President Joe Biden said for the first time Tuesday that he’s in favor of tweaking Senate filibuster rules that threaten to derail his agenda.
In an interview with ABC News’ George Stephanopoulos, Biden said he supported the so-called talking filibuster that requires more effort for the minority party to block legislation.
“I don’t think that you have to eliminate the filibuster, you have to do what it used to be when I first got to the Senate back in the old days,” Biden said. “You had to stand up and command the floor, you had to keep talking.”
When asked if that meant he was supporting the talking filibuster, Biden replied: “I am.”
“It’s getting to the point where, you know, democracy is having a hard time functioning,” Biden added.
An except of the interview aired Tuesday night. It is scheduled to be aired in full Wednesday morning.
Though Democrats have a 51-50 advantage in the Senate, with Vice President Kamala Harris the tiebreaking vote, most legislation requires at least 60 votes to pass. And with little bipartisan cooperation seen so far, Republican filibusters could deny most of Biden’s major legislative priorities.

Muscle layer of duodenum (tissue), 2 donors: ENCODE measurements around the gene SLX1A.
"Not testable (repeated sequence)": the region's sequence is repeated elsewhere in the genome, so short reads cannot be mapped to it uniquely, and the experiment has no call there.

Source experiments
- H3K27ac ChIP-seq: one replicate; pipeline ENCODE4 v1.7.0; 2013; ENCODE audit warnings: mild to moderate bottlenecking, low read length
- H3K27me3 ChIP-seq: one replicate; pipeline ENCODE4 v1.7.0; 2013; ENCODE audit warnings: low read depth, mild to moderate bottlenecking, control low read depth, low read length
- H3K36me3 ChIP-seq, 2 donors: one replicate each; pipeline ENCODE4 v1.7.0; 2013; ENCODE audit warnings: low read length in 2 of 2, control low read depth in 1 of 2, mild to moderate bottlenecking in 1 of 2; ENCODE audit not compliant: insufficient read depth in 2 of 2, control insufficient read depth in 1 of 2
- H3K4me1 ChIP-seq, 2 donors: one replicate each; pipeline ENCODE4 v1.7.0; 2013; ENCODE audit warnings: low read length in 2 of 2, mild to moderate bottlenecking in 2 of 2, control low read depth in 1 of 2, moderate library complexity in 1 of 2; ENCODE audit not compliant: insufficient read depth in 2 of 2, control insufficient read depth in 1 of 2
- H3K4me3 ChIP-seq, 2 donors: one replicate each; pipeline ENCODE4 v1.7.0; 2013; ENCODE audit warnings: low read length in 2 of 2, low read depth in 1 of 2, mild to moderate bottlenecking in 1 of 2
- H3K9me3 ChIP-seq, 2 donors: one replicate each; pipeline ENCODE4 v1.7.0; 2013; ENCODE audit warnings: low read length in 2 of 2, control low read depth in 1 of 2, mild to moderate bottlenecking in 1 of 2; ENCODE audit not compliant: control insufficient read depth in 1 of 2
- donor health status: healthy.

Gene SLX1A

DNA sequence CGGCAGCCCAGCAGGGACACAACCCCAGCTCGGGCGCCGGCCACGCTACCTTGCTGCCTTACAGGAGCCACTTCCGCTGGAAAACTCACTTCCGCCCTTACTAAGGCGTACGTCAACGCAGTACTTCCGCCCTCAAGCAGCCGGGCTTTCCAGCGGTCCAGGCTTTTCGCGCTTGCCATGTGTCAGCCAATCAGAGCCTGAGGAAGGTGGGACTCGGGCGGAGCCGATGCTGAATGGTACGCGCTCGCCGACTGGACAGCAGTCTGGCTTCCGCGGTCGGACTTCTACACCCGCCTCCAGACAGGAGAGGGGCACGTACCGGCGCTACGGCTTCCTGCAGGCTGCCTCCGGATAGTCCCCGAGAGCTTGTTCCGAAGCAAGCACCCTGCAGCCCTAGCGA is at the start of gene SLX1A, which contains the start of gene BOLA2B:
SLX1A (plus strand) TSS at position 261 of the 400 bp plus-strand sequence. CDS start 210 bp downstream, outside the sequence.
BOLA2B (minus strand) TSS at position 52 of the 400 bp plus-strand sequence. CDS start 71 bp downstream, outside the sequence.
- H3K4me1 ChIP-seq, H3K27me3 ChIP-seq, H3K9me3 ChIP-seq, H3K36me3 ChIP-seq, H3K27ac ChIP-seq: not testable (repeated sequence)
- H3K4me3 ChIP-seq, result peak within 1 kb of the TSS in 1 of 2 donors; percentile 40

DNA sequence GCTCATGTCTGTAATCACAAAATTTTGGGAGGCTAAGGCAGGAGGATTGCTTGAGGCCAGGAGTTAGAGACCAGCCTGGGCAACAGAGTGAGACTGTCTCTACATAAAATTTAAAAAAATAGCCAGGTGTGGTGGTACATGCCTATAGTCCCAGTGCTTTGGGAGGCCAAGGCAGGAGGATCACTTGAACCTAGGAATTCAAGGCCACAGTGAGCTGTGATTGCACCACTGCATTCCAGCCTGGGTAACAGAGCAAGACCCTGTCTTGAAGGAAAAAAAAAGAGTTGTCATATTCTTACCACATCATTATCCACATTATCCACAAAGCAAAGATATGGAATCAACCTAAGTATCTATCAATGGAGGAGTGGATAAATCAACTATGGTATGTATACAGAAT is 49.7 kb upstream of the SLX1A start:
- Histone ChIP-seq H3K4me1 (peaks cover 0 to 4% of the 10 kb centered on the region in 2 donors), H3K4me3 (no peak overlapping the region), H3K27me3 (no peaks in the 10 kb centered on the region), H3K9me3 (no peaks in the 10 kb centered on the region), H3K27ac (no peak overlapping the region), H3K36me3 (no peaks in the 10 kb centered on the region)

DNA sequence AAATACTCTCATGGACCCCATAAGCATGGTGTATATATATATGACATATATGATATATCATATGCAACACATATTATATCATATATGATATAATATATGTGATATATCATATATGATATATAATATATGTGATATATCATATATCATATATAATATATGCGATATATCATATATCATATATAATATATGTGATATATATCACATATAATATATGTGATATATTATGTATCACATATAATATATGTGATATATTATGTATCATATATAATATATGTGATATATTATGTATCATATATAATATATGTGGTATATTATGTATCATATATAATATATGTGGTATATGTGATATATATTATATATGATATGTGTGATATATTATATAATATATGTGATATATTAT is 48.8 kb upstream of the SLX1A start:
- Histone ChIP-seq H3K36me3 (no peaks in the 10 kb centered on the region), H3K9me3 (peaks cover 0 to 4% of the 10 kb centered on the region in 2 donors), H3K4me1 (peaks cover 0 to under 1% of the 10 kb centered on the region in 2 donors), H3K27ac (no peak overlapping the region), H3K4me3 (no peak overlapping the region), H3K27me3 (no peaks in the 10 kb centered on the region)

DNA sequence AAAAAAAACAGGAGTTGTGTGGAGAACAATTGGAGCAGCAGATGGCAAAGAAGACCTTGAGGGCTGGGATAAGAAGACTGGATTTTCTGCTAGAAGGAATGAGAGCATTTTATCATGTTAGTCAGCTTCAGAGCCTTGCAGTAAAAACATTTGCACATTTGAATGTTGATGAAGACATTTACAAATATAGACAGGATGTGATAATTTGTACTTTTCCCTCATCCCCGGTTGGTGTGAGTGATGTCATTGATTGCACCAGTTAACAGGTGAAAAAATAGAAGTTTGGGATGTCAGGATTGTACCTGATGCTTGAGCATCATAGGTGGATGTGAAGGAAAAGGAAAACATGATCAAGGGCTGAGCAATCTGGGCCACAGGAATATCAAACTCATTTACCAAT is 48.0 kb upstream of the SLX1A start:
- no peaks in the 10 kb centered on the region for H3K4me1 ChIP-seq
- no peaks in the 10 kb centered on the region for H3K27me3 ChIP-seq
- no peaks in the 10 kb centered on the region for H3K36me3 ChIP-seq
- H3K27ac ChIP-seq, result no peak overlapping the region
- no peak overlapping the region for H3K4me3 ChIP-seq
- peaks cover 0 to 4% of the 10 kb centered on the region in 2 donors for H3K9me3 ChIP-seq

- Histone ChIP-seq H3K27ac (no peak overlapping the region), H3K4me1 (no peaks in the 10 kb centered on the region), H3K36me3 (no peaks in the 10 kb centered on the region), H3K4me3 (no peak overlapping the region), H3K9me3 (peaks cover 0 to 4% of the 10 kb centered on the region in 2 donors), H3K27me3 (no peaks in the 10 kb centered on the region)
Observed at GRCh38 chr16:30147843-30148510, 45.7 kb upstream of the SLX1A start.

Biden had previously said he didn’t want to eliminate the filibuster, as many liberal Democrats are urging. West Virginia Sen. Joe Manchin, a conservative Democrat and a key swing vote in the Senate, has said he’s open to changing the filibuster rules to make it “more painful,” though he does not support eliminating it.
Earlier Tuesday, Senate Minority Leader Mitch McConnell, R-Ky., threatened to grind the Senate to a halt if any changes to the filibuster rules are made. “The Senate would be more like a hundred-car pileup. Nothing moving,” he said in a speech.